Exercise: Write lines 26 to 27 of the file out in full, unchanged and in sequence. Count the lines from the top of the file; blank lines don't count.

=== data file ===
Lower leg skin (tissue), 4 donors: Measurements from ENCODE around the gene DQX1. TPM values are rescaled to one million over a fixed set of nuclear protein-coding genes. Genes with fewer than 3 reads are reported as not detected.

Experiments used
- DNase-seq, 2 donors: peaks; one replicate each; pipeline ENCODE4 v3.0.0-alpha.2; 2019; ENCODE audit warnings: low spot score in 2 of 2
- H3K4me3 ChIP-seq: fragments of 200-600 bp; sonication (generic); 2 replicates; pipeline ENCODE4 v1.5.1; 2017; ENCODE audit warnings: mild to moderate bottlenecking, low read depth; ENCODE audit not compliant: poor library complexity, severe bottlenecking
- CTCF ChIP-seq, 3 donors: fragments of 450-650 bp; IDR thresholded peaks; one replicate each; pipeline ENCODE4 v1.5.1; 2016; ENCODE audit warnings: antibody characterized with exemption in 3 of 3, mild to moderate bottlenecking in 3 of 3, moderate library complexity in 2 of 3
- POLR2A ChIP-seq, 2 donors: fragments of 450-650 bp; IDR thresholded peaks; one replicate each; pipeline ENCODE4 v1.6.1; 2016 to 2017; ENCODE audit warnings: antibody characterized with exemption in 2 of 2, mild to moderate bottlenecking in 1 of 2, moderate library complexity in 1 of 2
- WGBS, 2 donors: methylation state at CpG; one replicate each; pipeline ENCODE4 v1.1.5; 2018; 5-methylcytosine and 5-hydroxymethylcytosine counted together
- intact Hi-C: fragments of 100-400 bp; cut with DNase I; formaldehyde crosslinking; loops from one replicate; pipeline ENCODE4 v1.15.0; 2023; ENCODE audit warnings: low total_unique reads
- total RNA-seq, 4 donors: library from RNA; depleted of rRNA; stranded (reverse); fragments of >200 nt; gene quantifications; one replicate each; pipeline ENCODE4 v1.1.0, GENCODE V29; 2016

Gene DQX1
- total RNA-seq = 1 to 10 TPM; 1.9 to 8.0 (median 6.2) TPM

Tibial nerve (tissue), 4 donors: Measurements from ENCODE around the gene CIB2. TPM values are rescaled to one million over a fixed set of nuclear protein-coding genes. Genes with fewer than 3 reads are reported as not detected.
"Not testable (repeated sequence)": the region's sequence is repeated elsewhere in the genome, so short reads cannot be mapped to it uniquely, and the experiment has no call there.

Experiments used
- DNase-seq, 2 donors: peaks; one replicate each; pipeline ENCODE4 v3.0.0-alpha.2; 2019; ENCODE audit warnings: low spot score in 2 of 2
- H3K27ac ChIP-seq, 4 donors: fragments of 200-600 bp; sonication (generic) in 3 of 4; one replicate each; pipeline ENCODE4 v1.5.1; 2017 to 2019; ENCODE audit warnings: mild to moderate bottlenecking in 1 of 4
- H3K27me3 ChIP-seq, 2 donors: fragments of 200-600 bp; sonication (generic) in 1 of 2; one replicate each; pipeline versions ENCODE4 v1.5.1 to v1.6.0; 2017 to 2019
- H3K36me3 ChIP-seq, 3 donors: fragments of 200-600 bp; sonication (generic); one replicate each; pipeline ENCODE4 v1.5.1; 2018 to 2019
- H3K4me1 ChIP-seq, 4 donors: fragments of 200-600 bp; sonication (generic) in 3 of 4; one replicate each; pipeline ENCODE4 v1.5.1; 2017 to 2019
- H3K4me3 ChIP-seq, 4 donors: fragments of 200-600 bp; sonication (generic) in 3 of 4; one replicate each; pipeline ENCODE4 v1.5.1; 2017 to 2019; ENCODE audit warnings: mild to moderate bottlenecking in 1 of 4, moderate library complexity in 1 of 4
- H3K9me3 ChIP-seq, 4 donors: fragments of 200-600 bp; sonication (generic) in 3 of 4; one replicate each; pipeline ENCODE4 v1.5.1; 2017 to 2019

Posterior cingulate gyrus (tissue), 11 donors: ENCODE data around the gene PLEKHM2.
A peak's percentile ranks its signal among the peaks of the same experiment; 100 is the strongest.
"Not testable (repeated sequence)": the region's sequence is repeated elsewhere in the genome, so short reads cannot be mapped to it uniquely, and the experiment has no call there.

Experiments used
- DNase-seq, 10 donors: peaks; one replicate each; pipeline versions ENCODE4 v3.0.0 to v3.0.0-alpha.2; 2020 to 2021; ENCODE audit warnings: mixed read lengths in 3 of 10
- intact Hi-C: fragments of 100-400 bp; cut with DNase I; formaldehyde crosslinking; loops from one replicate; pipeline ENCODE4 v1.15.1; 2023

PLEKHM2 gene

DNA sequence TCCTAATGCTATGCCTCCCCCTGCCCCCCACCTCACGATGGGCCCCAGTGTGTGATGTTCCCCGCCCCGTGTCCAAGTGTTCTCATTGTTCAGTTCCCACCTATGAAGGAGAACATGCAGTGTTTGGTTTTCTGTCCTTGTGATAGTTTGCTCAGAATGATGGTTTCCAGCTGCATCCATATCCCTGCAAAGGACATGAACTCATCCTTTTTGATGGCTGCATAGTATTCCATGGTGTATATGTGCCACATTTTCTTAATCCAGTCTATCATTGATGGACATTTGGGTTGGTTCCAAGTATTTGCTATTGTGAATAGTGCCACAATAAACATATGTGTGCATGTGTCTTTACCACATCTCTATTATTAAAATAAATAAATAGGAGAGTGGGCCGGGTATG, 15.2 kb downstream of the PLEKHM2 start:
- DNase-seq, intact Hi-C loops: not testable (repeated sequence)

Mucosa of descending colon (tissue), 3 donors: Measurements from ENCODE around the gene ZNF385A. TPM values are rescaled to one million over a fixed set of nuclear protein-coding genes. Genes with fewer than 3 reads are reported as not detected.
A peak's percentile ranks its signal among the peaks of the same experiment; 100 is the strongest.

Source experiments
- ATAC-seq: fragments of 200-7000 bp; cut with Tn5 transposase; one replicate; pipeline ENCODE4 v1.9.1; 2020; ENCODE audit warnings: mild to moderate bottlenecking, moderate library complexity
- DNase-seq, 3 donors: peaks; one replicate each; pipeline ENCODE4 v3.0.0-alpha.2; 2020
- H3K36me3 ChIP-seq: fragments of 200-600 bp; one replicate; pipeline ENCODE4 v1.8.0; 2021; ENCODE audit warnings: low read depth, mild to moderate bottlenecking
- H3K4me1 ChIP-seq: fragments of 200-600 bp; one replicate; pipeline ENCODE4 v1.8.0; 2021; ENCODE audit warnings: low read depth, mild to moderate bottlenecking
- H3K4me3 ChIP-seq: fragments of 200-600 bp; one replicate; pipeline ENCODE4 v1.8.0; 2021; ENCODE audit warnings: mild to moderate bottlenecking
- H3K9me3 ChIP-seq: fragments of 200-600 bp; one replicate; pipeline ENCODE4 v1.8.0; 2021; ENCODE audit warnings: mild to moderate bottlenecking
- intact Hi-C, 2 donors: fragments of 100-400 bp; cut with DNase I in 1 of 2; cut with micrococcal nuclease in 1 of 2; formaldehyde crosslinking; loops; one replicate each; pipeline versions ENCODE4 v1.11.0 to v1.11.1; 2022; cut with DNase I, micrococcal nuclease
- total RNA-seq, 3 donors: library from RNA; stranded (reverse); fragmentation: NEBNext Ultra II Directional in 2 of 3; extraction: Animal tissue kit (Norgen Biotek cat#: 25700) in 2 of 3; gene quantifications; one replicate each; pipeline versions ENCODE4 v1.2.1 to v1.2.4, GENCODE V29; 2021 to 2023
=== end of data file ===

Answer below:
- DNase-seq, 10 donors: peaks; one replicate each; pipeline versions ENCODE4 v3.0.0 to v3.0.0-alpha.2; 2020 to 2021; ENCODE audit warnings: mixed read lengths in 3 of 10
- intact Hi-C: fragments of 100-400 bp; cut with DNase I; formaldehyde crosslinking; loops from one replicate; pipeline ENCODE4 v1.15.1; 2023